I have to give Ravens general manager Ozzie Newsome credit, he’s typically a good evaluator of talent.  No matter what I think of his risky draft picks in recent years, Newsome knows when a guy’s talent has run out and when a replacement is ready for primetime.  Just look at the Ravens tight end scenario this year.  Nothing against Todd Heap, he was a great Raven, but his time had come and gone and Dennis Pitta and Ed Dickson were ready to step up to the replace him.

But now I’m done patting Ozzie on the back.  It’s time to be a little more critical.  Tuesday’s deadline to sign defensive tackle Haloti Ngata is expected to pass.  This means that the Ravens won’t be able to negotiate with their franchise player until after the season.  That’s not good.

Even worse than that is the report from Adam Schefter of ESPN who said that the Ravens “have not talked contract in close to a month.”  Schefter reports that the two sides “have agreed to disagree” in their discussions.

I will never understand not talking during any sort of  negotiations.  It made no sense to me when the players and owners weren’t meeting during the NFL lockout and it makes no sense to me in this scenario.  I’m no general manager, but I know that you at least have to talk to work out a bargain.  Ngata’s agents aren’t just going to forget about it and sign a long-term deal at the last minute.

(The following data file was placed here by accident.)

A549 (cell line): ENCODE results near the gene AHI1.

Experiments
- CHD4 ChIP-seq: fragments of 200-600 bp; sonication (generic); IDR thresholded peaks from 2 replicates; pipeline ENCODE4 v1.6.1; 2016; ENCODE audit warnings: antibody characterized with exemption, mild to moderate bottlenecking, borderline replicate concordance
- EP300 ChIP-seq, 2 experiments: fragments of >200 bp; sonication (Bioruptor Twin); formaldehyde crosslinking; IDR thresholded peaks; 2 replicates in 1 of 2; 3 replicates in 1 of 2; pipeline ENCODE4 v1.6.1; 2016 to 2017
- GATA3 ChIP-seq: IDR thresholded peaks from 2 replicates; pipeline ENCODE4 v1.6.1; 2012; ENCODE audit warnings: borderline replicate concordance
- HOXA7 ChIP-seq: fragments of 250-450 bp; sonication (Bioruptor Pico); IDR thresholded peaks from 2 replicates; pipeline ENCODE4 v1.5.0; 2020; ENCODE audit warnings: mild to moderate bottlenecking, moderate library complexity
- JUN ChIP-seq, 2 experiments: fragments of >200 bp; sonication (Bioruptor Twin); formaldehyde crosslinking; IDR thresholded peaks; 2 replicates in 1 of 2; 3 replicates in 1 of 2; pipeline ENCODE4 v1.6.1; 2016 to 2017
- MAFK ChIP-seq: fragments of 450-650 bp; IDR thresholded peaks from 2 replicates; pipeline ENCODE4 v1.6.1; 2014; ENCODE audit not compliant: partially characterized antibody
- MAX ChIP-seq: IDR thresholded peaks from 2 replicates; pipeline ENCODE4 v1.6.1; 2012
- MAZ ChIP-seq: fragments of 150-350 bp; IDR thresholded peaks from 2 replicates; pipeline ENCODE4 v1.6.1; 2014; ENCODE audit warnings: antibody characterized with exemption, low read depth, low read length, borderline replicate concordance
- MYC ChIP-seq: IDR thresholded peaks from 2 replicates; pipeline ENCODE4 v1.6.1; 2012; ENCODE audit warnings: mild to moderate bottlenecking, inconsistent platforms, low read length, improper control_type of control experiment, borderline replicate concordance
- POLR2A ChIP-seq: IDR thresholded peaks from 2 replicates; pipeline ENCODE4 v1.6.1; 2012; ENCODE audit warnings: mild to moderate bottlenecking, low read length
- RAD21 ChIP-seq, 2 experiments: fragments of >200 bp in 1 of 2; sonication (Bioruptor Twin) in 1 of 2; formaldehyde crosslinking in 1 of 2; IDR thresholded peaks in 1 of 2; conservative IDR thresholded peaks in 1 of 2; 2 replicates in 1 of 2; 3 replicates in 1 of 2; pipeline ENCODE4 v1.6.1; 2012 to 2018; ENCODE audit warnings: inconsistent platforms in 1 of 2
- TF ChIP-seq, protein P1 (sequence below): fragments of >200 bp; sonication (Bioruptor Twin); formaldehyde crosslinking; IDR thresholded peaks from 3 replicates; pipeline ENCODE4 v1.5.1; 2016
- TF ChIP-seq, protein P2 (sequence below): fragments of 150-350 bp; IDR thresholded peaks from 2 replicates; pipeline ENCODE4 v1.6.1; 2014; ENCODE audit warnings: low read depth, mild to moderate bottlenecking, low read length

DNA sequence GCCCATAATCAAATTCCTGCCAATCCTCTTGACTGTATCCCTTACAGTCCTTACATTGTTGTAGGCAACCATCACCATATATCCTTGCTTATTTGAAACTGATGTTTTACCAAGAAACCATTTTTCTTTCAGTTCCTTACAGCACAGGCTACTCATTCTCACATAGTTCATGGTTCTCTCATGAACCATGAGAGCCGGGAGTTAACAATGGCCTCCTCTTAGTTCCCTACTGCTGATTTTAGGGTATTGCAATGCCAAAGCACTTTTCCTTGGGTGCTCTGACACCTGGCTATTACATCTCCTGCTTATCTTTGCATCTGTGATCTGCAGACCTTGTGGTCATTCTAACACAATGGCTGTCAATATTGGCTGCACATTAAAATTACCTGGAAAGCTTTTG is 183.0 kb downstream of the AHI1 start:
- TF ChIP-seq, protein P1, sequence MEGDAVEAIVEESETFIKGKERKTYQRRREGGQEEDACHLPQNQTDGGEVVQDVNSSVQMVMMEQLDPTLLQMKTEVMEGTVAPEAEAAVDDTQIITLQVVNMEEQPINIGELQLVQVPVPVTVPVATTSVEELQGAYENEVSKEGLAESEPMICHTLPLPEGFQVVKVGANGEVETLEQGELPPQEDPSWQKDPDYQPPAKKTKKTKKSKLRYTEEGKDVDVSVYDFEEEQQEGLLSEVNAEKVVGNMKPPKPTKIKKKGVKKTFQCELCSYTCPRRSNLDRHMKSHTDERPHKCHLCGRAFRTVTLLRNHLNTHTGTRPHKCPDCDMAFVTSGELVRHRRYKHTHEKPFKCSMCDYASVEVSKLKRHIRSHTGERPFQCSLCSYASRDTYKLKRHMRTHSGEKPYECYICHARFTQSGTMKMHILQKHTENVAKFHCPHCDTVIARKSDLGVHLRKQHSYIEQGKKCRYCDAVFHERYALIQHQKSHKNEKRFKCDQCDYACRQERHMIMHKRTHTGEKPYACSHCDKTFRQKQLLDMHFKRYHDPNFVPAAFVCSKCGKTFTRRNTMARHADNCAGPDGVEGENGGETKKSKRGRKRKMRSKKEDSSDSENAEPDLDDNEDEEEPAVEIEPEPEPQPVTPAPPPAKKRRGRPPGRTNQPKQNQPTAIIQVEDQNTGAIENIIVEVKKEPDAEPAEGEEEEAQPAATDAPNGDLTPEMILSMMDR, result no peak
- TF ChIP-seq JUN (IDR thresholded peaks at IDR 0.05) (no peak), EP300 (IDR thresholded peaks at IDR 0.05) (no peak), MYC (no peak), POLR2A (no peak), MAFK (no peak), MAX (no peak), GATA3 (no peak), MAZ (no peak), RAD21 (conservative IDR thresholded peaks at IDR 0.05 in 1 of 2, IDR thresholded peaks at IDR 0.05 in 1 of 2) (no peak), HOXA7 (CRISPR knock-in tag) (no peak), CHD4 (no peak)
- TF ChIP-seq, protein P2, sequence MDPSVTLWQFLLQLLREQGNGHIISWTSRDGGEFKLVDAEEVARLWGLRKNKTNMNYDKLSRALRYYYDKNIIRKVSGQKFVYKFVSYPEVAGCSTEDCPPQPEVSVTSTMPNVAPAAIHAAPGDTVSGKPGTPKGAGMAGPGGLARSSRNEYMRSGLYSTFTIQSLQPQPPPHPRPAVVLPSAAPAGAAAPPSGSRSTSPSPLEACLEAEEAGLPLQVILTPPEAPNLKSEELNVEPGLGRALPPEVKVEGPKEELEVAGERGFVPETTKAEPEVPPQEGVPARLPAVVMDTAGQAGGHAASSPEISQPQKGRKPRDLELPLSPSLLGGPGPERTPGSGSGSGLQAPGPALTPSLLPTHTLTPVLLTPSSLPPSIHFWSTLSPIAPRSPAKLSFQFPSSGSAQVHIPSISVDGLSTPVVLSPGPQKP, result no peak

Assuming Ngata continues to play at a high level this year, his asking price could be even higher at the season’s end.  Just to give you some perspective, Lions defensive tackle Ndamukong Suh signed a five year contract last August worth $12 million a year, $40 million guaranteed.  Expect Ngata to get at least that much.

I still think that Domonique Foxworth’s insane contract is holding the Ravens back.  To me, he would have been one of the first cuts after the lockout ended.  He’s failed to recover from ACL surgery and even if he does come back to 100 percent, he’s still not worth the four year, $27.2 million deal he signed with the Ravens in 2009.

Ngata is worth the money.